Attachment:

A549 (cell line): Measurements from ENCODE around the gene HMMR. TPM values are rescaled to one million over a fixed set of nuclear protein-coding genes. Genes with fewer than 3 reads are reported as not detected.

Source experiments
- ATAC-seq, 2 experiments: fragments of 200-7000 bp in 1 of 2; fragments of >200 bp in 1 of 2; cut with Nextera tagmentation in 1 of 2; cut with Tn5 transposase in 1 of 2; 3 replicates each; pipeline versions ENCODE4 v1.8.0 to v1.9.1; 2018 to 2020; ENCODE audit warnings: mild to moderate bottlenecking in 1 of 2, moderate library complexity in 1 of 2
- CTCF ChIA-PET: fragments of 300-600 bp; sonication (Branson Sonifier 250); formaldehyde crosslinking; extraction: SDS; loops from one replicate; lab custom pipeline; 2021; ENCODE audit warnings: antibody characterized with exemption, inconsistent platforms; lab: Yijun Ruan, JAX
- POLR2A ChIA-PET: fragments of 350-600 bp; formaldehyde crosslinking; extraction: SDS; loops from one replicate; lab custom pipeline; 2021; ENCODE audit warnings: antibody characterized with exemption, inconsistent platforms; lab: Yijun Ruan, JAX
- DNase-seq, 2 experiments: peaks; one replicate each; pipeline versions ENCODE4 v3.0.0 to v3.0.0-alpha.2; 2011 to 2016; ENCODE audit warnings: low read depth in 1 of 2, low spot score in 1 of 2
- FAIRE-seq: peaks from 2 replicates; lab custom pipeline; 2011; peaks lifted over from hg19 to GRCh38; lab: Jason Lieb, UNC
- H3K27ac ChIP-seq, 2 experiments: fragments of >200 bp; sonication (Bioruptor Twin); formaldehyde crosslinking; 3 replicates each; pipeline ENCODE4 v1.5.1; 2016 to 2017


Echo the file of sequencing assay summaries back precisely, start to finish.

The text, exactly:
A549 (cell line): Measurements from ENCODE around the gene HMMR. TPM values are rescaled to one million over a fixed set of nuclear protein-coding genes. Genes with fewer than 3 reads are reported as not detected.

Source experiments
- ATAC-seq, 2 experiments: fragments of 200-7000 bp in 1 of 2; fragments of >200 bp in 1 of 2; cut with Nextera tagmentation in 1 of 2; cut with Tn5 transposase in 1 of 2; 3 replicates each; pipeline versions ENCODE4 v1.8.0 to v1.9.1; 2018 to 2020; ENCODE audit warnings: mild to moderate bottlenecking in 1 of 2, moderate library complexity in 1 of 2
- CTCF ChIA-PET: fragments of 300-600 bp; sonication (Branson Sonifier 250); formaldehyde crosslinking; extraction: SDS; loops from one replicate; lab custom pipeline; 2021; ENCODE audit warnings: antibody characterized with exemption, inconsistent platforms; lab: Yijun Ruan, JAX
- POLR2A ChIA-PET: fragments of 350-600 bp; formaldehyde crosslinking; extraction: SDS; loops from one replicate; lab custom pipeline; 2021; ENCODE audit warnings: antibody characterized with exemption, inconsistent platforms; lab: Yijun Ruan, JAX
- DNase-seq, 2 experiments: peaks; one replicate each; pipeline versions ENCODE4 v3.0.0 to v3.0.0-alpha.2; 2011 to 2016; ENCODE audit warnings: low read depth in 1 of 2, low spot score in 1 of 2
- FAIRE-seq: peaks from 2 replicates; lab custom pipeline; 2011; peaks lifted over from hg19 to GRCh38; lab: Jason Lieb, UNC
- H3K27ac ChIP-seq, 2 experiments: fragments of >200 bp; sonication (Bioruptor Twin); formaldehyde crosslinking; 3 replicates each; pipeline ENCODE4 v1.5.1; 2016 to 2017